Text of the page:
Response Blog # 3: Sustainability: A Matter of Perception

I kept reading Anna Pollock’s posts and I wanted to share an interesting story that one of them told. It’s a true story and it happened last winter in Washington DC. Perhaps it is quite well-known, but I just found out about it and was quite amased. It is a story about a street musician (well, at least for an hour) and the power of perception.

The blog describes how on a cold winter morning a street musician played his violin at one of the Washington DC metro stations. It was a morning rush hour – people were on their way to work. The musician played 6 pieces by Bach for about 45 minutes. By the time he finished only 6 people had stopped to listen for a short while, the other 20 had only a dollar or two without stopping.

This musician happened to be Joshua Bell, one of the world’s best musicians who played a violin worth 3.5 million dollars and whose concert tickets were for an average of $100.00.

I was stunned by this social experiment about perception and people’s priorities. It is interesting to see how people’s recognition of this man was completely different with the existing circumstances – a metro station and a morning rush hour – than it would be in the concert hall.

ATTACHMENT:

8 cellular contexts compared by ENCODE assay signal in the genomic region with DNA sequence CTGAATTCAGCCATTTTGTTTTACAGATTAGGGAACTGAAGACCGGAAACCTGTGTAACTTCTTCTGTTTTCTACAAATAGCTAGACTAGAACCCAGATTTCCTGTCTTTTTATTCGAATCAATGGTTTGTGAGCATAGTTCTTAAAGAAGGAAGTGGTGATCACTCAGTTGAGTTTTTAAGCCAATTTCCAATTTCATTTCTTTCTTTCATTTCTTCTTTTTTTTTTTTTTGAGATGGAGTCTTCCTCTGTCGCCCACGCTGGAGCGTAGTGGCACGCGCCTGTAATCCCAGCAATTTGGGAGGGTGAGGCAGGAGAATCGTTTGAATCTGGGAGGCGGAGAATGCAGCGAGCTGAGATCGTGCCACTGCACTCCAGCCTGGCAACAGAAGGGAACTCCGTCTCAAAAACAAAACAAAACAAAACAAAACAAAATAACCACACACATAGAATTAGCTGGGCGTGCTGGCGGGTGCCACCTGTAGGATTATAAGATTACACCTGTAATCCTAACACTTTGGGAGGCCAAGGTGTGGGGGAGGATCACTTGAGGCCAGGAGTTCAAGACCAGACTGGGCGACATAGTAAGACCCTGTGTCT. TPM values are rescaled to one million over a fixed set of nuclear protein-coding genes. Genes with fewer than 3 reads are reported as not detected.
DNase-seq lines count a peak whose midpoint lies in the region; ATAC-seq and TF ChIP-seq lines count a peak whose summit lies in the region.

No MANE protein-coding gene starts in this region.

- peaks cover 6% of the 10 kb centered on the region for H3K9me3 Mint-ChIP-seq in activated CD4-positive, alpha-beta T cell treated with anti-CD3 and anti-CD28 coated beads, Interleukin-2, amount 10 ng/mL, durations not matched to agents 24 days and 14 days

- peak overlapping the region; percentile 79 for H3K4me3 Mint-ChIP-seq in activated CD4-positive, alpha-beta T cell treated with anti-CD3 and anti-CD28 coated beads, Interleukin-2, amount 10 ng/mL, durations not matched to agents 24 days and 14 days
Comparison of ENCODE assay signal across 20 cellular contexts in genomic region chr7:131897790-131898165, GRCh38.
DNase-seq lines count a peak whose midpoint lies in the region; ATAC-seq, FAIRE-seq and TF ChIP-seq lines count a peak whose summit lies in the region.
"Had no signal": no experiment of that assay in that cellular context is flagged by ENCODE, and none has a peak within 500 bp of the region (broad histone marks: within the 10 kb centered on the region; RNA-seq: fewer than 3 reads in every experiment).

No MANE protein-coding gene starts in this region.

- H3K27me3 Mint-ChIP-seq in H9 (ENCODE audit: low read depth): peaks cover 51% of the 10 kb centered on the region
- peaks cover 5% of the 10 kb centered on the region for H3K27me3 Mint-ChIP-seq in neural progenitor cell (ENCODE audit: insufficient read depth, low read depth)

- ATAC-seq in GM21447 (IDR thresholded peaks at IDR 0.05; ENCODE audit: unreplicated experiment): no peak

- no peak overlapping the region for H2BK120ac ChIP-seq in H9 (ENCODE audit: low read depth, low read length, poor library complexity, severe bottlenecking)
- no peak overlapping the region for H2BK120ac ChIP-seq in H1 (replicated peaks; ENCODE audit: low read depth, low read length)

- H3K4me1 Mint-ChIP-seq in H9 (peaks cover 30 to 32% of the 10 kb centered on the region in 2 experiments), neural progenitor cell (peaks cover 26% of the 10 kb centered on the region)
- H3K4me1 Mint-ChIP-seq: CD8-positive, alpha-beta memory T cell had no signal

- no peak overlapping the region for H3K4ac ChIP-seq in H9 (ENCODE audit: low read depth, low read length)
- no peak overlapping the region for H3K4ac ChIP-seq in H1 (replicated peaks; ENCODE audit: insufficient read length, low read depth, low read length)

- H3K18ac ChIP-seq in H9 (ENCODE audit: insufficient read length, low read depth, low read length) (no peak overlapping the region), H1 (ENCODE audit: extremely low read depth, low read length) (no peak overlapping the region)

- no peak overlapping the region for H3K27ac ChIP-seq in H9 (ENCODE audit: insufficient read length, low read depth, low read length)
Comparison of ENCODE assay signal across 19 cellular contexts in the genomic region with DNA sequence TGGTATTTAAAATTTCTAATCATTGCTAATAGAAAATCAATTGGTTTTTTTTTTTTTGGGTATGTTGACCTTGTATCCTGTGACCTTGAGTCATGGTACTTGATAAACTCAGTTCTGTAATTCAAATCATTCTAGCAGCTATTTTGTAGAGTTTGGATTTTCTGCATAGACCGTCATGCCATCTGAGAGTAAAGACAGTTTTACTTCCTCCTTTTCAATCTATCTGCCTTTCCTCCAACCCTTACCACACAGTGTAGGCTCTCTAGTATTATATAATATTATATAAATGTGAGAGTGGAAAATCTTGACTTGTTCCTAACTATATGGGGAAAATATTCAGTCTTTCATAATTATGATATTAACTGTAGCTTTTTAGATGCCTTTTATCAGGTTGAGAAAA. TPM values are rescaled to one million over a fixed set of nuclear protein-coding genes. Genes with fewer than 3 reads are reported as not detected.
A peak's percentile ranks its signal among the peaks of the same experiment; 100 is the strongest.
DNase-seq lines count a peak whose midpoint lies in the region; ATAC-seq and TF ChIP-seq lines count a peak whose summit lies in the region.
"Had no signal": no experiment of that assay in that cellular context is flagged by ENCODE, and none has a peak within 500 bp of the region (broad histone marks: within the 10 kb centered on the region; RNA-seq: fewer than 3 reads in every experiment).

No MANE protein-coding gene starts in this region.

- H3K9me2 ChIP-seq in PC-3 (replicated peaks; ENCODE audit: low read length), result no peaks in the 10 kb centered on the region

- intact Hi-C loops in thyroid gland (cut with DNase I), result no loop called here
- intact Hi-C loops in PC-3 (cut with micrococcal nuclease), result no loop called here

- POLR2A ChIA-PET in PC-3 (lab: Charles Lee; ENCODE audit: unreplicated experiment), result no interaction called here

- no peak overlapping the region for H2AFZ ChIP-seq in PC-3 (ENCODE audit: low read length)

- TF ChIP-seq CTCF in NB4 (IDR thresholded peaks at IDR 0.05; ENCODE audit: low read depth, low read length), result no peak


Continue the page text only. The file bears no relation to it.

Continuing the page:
This, I think, is an example o f how we tend to miss and leave beauty unrecognized when it is delivered in an unexpected context. It is also interesting to see how we determine value depending on the circumstances. We would value Bell’s talent a thousand times more if the place and time suggested it. But we tend to miss so many little things that could bring us joy in our daily lives, our minds engaged with other priorities and daily tasks.

Behavior change is about changing perceptions, and it was interesting to read how Pollock applied perception to sustainable tourism. She said “Until we are prepared to slow down, stop and drink in the magical tones of Joshua Bell’s violin when the music emerges unexpectedly from the pavement of an underpass on a drizzly November day, we will continue to gallop towards sustainability and it will recede further to the horizon. Until we have switched our perception of earth as lumberyard or ever giving ATM machine to earth as our sacred home that nurtures us; until we have mastered Wonder 101 and can articulate how a place pulses to its own unique beat; until we can feel “her”, the rest is pointless… “

I completely agree with her, until we change our perception about the Earth and stop thinking that these natural resources are self-recovering, we will not achieve much. This is quite of a challenge. I hope we don’t wait until the circumstances change.


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